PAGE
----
Class Action FAQs
What is a class action?
A class action is a civil lawsuit brought by one or more representative plaintiffs on behalf of a larger group of persons (the class members). A class action attempts to have common or similar claims resolved in a single proceeding with the result binding upon all class members and opposing parties.
When Are Class Actions Preferable to Individual Actions?
Where multiple plaintiffs are similarly situated, a class action eliminates the need to participate in repetitive and costly hearings and individual suits. In cases where it would not be economical or practical for an individual to bring a claim and multiple claimants are similarly affected, it may be viable to proceed as a class action.
When does an Action Become a Class Action?
In Ontario, a matter which is started as a class proceeding requires an Order for Certification from the Court certifying it as a class action.
What is Certification?
At the certification stage the court will consider whether there is a cause of action and identifiable class, whether common issues are raised, whether a class action is preferable for the resolution of common issues and whether there is a suitable representative plaintiff. Then, if the Court believes a class action is appropriate it will certify the action.
Who is the Representative Plaintiff?
The representative plaintiff is a class member who represents the entire class in the action. The representative plaintiff must fairly and adequately represent the interests of the class, not have an interest in conflict with other class members, and have a plan for pursuing the action (prepared by the lawyers) and notify class members. Representative plaintiffs take on greater rewards and risks than other class members and they must discuss those with a lawyer.
What Happens After Certification?
Traditionally, a very large number of class actions that get certified end up settling. However, if a settlement is not reached the action will proceed in the manner of a traditional lawsuit and move towards resolution of the common issues by a trial before a judge.
What about Individual Issues?
In many cases, following a determination of the common issues, it is necessary to determine individual issues. Broad discretion is given to the Court to arrange for the distribution of monetary relief. The Court may order individual assessments for class members or may divide relief awarded among the class members in some fair way. There is no shortage of options available to the parties and the court, which must approve any settlement.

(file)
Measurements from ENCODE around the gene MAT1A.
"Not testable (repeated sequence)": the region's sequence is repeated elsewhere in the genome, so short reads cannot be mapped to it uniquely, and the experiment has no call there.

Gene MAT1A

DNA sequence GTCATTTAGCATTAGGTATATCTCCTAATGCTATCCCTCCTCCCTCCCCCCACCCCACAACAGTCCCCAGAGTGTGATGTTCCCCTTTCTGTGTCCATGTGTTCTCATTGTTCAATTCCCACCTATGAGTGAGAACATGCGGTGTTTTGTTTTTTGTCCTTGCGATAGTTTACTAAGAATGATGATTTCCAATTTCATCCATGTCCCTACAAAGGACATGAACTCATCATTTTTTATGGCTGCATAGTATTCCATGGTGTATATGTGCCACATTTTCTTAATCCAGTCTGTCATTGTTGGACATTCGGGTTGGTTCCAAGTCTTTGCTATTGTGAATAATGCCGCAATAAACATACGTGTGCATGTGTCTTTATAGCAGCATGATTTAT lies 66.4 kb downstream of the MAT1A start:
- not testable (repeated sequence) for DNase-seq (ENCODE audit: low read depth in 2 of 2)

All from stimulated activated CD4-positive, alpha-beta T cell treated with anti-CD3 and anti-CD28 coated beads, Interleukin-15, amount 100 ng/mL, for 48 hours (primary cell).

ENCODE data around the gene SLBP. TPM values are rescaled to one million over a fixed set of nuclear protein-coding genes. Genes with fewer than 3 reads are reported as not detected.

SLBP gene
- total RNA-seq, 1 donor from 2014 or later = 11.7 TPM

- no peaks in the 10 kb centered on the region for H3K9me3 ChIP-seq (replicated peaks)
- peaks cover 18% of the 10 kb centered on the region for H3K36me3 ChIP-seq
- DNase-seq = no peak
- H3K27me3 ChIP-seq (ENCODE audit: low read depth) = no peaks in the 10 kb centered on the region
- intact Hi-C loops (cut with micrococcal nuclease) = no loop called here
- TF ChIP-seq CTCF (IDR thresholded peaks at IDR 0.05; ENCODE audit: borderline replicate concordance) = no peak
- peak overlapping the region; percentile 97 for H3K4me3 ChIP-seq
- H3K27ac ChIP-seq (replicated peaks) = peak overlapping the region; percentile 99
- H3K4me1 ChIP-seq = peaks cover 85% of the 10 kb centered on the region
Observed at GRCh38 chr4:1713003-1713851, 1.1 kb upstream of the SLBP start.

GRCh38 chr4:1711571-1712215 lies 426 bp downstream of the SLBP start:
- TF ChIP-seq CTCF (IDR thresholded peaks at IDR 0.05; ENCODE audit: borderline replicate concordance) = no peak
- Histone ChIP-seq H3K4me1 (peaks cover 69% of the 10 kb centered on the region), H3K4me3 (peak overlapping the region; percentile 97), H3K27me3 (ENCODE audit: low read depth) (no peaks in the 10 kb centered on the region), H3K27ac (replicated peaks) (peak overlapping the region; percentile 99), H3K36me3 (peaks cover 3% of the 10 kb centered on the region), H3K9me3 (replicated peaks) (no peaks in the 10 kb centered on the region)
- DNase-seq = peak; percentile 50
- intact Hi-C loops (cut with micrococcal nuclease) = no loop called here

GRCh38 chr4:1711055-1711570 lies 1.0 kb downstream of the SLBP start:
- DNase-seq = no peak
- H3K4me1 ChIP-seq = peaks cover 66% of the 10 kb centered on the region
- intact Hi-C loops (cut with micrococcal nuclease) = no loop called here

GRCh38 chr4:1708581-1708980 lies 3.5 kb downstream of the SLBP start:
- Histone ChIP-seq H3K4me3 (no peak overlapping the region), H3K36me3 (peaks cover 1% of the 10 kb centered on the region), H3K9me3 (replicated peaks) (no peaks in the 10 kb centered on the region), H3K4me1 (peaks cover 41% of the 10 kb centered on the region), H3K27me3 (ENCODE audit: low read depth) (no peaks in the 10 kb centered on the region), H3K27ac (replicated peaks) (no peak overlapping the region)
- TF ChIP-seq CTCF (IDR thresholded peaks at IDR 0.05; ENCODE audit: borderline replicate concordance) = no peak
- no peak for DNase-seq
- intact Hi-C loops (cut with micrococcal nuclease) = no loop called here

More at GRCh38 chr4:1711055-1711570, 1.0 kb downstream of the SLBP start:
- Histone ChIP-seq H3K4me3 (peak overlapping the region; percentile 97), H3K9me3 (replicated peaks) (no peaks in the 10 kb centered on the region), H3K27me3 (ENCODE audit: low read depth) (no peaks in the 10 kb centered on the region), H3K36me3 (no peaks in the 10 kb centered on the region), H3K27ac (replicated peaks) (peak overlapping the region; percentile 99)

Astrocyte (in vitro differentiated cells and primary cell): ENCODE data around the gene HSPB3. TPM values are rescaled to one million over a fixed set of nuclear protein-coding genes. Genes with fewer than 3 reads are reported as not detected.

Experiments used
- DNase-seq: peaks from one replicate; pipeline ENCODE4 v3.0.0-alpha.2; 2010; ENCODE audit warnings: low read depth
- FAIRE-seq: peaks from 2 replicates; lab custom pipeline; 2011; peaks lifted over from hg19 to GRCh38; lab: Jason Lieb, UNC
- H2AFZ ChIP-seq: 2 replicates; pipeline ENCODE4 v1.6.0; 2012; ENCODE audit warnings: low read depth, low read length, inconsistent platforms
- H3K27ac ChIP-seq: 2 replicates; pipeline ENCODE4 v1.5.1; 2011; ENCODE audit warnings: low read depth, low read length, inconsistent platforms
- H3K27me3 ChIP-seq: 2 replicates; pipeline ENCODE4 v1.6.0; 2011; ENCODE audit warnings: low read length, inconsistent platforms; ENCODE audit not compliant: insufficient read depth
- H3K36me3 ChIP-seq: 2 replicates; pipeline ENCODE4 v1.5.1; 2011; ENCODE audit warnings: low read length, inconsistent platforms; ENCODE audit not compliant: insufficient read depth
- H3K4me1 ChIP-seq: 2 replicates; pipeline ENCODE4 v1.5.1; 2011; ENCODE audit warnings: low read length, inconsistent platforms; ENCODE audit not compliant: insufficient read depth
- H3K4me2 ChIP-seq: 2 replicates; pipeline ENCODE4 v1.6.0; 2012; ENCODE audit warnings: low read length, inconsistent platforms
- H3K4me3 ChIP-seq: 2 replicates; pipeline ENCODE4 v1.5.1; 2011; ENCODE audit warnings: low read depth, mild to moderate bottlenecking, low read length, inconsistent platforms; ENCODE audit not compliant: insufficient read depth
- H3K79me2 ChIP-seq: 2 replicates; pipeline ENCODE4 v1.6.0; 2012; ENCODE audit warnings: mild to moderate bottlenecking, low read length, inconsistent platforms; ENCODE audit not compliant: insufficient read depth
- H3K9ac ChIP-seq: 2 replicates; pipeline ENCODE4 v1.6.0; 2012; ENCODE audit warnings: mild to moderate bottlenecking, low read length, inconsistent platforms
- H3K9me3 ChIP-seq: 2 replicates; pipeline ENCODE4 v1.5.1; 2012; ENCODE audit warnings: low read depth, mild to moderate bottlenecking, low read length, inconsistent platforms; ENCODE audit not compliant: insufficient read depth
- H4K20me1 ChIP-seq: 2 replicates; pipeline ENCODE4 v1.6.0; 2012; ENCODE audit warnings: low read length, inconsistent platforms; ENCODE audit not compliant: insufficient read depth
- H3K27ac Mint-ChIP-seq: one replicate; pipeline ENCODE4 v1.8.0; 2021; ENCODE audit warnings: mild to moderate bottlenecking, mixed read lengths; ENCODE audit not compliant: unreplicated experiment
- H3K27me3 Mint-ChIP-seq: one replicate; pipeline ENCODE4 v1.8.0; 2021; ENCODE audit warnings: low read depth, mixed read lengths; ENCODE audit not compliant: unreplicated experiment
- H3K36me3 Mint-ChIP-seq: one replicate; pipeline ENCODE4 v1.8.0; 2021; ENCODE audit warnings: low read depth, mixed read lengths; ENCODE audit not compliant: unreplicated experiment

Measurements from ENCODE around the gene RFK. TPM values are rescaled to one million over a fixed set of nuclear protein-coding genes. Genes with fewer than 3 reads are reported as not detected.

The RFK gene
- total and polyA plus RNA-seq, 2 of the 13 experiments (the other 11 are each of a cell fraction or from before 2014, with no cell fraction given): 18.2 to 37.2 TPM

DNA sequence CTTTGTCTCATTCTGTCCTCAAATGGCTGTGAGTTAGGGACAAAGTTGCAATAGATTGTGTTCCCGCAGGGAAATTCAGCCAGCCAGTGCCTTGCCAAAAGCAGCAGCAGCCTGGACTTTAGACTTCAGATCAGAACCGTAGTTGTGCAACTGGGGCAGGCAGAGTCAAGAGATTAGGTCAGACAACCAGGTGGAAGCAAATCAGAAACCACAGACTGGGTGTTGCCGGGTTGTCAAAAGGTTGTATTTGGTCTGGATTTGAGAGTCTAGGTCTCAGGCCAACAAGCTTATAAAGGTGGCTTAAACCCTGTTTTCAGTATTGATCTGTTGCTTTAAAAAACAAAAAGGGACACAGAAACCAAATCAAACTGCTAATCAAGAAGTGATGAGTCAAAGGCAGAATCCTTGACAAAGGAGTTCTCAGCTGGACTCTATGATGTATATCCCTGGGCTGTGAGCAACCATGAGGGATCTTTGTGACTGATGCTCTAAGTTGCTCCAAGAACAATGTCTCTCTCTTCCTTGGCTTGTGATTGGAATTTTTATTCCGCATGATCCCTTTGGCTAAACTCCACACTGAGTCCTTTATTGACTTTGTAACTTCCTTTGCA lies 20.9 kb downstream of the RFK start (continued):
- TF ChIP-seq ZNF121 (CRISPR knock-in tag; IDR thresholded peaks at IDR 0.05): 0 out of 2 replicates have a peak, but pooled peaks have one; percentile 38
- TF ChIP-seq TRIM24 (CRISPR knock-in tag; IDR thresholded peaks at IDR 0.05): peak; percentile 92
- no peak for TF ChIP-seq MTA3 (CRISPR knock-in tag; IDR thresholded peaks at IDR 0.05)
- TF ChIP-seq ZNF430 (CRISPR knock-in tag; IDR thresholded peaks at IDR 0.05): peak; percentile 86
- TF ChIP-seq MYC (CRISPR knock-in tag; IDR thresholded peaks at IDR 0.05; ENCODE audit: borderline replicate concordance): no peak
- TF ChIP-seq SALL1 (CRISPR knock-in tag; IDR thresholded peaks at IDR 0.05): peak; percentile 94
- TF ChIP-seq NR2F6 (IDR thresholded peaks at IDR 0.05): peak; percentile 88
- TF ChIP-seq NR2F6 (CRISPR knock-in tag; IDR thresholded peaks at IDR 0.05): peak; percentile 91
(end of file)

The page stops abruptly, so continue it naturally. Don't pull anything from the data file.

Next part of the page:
What happens if a Class Action is lost?
Canadian law often requires that a losing party in a lawsuit pay a portion so the winning parties legal costs. This is a risk present in any lawsuit, including a class action. However, in a class action only the representative plaintiff bears this responsibility and so it is important that the representative plaintiff discusses these risks in advance. Generally, class members are not required to bear the risk of costs and then our legal fees are dealt with on a contingency basis.
How do Legal Fees Work?
The representative plaintiff usually enters into an agreement with class counsel with respect to legal fees and disbursements. Any agreement, with respect to legal fees in a class action must be approved by the Court. Generally, class counsel is paid on a contingency basis, which provides that class counsel is only paid if the class action is successful and costs are recovered from the defendants.
How do I Know if my Case Should Proceed as a Class Action?
If you think you have a case that should be commenced as a class action, please contact a class action lawyer at Thomson, Rogers for a free consultation.